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Cater Care Group: Emphasising capacity, not limitation

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Cater Care Group provides contract catering, accommodation and facility management services to industries in regional and remote locations across Queensland.

Since its establishment in 1999, the company has experienced rapid growth, primarily due to the resource sector boom, and currently employs 420 workers across Queensland.

What was the problem?

A number of costly workers' compensation claims, partly due to difficulties returning injured workers to remote locations, had a negative impact on the business.

Cater Care was invited to participate in the Injury Prevention and Management (IPaM) program in 2012 to assist them to further develop the improvements they had made to their work health and safety and injury management systems.

What was the solution?

IPaM assisted Cater Care to analyse injury trends, survey workers and review their work health and safety and injury management systems. As a result, the company identified the need to improve their injury management culture.

Several organisation-level changes were made to support a shift in culture including:

  • modifying the language used by management and in policies, procedures and other communication channels such as newsletters and training to be more positive. For example 'work capacity management' rather than 'injury management'
  • implementing a work capacity management procedure that focused on supporting staff to return to their pre-injury role including training for middle managers on how to help injured workers stay at work during their recovery
  • creating a care services team as a central point of contact to deal with injured workers
  • modifying company performance measures by moving away from injury statistics and focusing on employee feedback through staff surveys and the success of work capacity management
  • developing work capacity information products for workers, managers, supervisors and external treating practitioners including:
    • a brochure for workers outlining the benefits of returning to work and their workers' compensation rights
    • a step-by-step guide for supervisors and managers to follow when a worker is injured
    • a letter to medical practitioners explaining Cater Care's work capacity management process and the role of the practitioner in the process.

“Our focus on 'work capacity management' and move away from 'injury management' is now featured strongly in the company's safety and wellbeing strategy, which is endorsed by the executive management team.”
Zinta Satins, Cater Care Group Safety and Wellbeing Manager.

Several worker-level strategies were also implemented including:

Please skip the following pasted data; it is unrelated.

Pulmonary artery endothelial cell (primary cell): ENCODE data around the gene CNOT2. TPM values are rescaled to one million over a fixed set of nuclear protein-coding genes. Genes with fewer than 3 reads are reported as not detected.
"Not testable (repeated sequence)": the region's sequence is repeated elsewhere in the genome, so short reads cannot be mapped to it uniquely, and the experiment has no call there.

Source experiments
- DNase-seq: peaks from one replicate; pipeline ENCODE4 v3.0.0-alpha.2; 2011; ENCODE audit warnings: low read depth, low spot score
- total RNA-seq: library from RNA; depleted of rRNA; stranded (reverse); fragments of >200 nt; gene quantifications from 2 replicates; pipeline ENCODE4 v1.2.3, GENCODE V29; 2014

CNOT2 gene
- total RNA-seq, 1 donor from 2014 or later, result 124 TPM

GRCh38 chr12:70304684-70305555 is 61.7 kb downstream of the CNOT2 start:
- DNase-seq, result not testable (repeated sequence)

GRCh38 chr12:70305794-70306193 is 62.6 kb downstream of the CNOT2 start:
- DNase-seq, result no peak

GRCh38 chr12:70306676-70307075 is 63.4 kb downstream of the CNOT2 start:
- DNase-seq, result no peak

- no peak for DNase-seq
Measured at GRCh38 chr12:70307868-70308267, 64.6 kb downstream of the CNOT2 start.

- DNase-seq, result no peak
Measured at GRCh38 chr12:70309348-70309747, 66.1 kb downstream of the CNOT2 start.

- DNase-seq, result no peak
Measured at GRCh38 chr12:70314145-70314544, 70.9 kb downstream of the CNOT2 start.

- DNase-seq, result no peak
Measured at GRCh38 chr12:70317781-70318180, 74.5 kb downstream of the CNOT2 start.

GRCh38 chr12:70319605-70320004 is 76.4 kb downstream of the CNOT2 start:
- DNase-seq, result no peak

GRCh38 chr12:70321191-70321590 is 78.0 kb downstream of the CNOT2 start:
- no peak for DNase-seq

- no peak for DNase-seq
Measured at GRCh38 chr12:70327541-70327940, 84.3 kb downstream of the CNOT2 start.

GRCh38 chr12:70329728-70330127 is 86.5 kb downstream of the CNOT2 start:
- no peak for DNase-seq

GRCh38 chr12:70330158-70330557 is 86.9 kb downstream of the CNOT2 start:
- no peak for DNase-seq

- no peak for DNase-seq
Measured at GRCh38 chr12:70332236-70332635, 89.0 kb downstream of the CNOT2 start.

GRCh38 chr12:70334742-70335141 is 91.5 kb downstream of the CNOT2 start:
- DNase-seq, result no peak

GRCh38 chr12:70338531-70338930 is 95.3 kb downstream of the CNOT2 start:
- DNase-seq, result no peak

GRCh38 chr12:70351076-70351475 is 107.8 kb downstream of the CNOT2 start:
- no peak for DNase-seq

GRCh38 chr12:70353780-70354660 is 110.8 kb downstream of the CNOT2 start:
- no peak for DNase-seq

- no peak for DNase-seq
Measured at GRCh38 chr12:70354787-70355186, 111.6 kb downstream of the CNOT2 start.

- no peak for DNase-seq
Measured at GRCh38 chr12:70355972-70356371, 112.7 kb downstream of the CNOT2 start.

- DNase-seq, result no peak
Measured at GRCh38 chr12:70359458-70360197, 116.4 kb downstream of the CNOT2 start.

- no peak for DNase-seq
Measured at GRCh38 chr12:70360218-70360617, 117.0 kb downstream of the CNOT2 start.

• encouraging workers to report both work and non-work related injuries
  • encouraging workers to report niggles and body aches, even if their capacity is not yet affected, to ensure early intervention
  • making injury reporting quick and easy by having a dedicated phone number, fax number, email address and easy-to-use notification form
  • finding suitable duties on site or at a host workplace to encourage injured workers to stay at work in some capacity by keeping them active, engaged and supported, with the joint goal of regaining 100 per cent of their work capacity.

What were the benefits?

As a result of the changes made, Cater Care has seen:

  • reductions in the severity of injuries as a result of increased reporting and reporting early symptoms, whether they are work-related or not
  • a 21 per cent increase in injured workers staying at work
  • a 16 per cent reduction in the number of workers' compensation claims, including a 66 per cent reduction in psychological injury claims and a 30 per cent reduction in sprain and strain claims
  • a more positive attitude amongst workers and management to injury management
  • reductions in re-training, recruitment and wages stemming from workplace injuries.

Cater Care Group was a finalist in the 2014 Queensland Return to Work Awards in the Employer achievement category for their commitment to the improvement of rehabilitation and return to work outcomes and innovative strategies to have injured workers return or stay at work.

What makes this story worth sharing?

Cater Care Group has improved injury management outcomes by putting a positive focus on the process. Simple strategies like changing the language and intervening earlier following an injury has resulted in improved outcomes for the organisation and their workers.

“People are motivated to work towards positive outcomes as opposed to avoiding negative outcomes. We achieved this by talking about work capacity instead of injury management. This approach can also be applied in general terms when it comes to health and safety management.”
Zinta Satins, Cater Care Group Safety and Wellbeing Manager.

More information

For injury prevention and management information and resources: